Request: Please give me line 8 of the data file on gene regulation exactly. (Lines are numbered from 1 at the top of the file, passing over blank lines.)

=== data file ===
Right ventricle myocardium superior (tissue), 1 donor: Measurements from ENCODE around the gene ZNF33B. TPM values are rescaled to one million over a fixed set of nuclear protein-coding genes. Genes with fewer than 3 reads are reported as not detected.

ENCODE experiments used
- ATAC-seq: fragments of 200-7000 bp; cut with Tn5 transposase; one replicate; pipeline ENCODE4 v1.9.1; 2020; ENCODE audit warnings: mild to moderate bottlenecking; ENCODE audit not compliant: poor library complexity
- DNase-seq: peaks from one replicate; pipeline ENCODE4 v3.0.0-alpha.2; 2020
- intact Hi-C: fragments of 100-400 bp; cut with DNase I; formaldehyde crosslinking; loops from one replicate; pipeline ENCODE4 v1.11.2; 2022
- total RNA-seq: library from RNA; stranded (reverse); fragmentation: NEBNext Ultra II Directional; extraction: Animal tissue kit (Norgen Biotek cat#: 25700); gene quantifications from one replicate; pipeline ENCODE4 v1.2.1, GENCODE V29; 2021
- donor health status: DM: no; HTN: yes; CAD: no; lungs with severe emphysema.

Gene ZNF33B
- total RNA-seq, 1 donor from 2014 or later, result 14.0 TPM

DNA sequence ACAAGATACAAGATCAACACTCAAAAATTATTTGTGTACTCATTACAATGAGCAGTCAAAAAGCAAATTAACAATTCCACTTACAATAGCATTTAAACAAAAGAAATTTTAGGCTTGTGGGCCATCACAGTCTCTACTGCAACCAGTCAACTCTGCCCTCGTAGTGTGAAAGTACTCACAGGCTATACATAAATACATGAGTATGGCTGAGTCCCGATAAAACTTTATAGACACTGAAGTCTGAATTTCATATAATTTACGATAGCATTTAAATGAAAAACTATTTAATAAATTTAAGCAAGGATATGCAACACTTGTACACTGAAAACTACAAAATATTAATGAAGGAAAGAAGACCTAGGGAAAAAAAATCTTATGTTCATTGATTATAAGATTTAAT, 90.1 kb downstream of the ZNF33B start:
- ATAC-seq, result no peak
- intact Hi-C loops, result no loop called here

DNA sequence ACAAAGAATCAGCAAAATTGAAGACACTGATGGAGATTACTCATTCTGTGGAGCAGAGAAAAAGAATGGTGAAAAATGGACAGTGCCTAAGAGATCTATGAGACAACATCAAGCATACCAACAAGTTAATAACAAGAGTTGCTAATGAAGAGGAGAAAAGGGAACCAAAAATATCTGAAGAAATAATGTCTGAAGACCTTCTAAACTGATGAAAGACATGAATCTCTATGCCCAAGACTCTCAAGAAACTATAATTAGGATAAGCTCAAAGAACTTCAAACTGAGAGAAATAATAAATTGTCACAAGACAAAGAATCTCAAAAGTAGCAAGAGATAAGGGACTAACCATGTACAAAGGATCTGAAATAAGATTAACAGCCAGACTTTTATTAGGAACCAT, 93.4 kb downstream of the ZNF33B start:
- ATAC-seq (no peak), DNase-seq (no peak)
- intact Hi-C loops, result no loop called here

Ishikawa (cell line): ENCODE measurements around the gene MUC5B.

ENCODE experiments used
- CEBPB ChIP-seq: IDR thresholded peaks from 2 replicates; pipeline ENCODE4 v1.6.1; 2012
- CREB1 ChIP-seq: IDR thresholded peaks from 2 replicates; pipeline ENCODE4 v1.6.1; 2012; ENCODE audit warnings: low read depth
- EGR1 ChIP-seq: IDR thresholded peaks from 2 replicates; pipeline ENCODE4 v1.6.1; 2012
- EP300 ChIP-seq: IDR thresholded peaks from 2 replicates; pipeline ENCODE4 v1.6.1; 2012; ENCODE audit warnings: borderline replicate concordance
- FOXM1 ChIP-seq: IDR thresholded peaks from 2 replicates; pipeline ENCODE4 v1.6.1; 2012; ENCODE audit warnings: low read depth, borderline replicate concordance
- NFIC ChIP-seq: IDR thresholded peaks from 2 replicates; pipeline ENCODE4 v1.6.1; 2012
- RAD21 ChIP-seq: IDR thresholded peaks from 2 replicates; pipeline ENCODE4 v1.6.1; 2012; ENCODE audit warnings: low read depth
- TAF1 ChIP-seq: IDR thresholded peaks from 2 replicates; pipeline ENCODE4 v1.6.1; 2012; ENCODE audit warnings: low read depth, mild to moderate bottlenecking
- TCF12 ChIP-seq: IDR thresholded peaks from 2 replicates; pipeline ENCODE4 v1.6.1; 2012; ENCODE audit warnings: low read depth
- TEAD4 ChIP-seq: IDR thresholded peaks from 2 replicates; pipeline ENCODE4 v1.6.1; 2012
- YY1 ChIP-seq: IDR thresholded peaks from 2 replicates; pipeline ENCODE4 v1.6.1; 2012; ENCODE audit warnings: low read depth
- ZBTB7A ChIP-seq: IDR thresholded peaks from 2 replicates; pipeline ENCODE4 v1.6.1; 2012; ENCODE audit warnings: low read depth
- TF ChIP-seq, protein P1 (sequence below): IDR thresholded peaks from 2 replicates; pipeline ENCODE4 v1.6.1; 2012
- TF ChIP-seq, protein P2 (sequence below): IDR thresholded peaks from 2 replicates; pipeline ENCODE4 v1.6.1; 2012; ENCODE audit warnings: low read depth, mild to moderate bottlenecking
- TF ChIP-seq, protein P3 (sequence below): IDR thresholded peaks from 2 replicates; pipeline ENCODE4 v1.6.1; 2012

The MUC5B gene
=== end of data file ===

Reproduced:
Gene ZNF33B